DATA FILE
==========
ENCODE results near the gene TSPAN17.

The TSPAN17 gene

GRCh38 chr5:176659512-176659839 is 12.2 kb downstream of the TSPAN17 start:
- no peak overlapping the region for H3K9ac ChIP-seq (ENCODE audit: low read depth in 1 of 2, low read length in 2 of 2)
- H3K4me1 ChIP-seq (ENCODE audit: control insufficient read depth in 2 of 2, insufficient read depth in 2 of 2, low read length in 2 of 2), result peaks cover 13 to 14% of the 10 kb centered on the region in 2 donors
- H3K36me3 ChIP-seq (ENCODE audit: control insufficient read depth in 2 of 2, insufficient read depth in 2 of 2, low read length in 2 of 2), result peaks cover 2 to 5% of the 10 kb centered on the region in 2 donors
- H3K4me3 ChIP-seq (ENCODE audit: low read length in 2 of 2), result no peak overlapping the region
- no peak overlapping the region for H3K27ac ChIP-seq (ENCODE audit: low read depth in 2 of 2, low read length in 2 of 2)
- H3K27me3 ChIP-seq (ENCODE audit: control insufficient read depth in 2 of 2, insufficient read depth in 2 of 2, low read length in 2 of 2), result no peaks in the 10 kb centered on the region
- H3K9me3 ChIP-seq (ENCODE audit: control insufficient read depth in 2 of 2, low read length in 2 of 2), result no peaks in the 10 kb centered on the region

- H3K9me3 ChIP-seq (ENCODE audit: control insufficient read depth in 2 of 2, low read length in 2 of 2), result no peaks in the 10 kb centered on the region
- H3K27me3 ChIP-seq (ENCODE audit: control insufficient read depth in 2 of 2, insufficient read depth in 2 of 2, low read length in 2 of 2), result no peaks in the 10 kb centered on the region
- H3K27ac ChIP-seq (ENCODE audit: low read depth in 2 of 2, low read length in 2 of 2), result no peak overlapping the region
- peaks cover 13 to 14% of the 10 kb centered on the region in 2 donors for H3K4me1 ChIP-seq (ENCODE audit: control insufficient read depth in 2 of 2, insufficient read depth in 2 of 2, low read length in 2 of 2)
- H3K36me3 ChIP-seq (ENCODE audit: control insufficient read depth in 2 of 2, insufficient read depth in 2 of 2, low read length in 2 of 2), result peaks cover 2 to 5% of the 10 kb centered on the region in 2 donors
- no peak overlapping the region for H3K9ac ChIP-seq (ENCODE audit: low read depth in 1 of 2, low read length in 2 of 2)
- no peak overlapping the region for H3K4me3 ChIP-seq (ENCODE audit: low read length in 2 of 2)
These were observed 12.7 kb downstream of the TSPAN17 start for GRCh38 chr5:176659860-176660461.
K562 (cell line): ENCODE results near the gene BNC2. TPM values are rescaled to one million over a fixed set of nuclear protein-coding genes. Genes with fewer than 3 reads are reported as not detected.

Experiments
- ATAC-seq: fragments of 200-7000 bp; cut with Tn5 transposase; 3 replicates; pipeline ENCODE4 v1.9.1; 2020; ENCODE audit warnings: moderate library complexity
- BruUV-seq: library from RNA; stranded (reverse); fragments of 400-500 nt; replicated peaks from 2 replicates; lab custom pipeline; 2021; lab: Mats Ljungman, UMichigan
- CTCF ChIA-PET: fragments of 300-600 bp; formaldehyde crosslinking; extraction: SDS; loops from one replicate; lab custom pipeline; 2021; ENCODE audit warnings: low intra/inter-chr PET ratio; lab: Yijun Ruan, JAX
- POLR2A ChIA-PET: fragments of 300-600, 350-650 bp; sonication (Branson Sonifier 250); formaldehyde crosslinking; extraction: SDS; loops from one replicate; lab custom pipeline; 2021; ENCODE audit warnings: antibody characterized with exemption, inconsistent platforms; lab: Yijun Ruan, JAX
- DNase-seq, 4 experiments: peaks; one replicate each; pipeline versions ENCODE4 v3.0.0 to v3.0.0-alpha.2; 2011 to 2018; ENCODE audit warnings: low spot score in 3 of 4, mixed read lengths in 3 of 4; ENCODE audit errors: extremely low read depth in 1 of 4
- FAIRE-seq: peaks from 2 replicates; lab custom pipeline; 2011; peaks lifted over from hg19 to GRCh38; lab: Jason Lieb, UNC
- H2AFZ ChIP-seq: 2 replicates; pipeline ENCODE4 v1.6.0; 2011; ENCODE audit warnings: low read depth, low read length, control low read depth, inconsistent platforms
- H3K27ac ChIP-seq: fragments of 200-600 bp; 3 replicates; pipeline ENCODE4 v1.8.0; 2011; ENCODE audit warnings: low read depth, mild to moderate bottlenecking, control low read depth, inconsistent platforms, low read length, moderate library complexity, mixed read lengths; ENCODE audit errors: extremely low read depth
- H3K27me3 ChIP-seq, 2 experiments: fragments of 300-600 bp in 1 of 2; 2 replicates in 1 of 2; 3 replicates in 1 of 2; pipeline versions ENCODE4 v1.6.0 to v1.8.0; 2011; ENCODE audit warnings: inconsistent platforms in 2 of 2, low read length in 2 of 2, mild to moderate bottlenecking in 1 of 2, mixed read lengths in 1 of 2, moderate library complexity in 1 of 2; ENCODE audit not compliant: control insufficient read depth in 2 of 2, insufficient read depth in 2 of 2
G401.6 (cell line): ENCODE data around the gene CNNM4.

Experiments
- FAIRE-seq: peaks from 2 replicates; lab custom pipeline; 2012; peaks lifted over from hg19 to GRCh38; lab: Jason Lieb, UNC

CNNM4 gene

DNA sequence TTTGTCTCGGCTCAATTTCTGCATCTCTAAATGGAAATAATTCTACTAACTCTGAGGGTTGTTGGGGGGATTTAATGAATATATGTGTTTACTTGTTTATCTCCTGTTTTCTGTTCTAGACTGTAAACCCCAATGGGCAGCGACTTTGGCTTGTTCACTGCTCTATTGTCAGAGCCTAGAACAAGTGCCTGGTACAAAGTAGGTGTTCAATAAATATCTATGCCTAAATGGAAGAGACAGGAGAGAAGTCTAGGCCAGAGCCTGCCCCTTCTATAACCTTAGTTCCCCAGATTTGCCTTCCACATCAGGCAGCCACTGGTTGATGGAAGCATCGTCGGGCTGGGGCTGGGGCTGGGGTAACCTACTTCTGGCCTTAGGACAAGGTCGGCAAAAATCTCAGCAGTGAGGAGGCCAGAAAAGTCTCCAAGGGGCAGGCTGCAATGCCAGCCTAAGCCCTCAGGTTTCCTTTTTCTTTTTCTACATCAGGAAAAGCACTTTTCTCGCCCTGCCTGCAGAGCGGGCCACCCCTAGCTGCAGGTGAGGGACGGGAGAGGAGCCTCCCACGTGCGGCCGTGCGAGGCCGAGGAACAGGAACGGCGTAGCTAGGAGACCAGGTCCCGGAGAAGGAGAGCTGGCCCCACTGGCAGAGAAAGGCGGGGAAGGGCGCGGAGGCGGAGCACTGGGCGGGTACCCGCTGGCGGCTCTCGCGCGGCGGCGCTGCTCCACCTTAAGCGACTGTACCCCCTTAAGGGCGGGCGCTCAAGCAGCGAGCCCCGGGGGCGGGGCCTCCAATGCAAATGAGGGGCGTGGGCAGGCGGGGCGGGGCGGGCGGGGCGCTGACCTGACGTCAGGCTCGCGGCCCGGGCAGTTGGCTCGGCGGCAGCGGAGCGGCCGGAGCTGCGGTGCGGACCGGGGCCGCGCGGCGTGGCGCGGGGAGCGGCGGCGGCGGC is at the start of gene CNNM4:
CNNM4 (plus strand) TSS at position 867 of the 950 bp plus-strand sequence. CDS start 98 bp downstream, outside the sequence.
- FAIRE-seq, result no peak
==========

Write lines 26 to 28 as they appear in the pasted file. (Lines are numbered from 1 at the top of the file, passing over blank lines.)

- FAIRE-seq: peaks from 2 replicates; lab custom pipeline; 2011; peaks lifted over from hg19 to GRCh38; lab: Jason Lieb, UNC
- H2AFZ ChIP-seq: 2 replicates; pipeline ENCODE4 v1.6.0; 2011; ENCODE audit warnings: low read depth, low read length, control low read depth, inconsistent platforms
- H3K27ac ChIP-seq: fragments of 200-600 bp; 3 replicates; pipeline ENCODE4 v1.8.0; 2011; ENCODE audit warnings: low read depth, mild to moderate bottlenecking, control low read depth, inconsistent platforms, low read length, moderate library complexity, mixed read lengths; ENCODE audit errors: extremely low read depth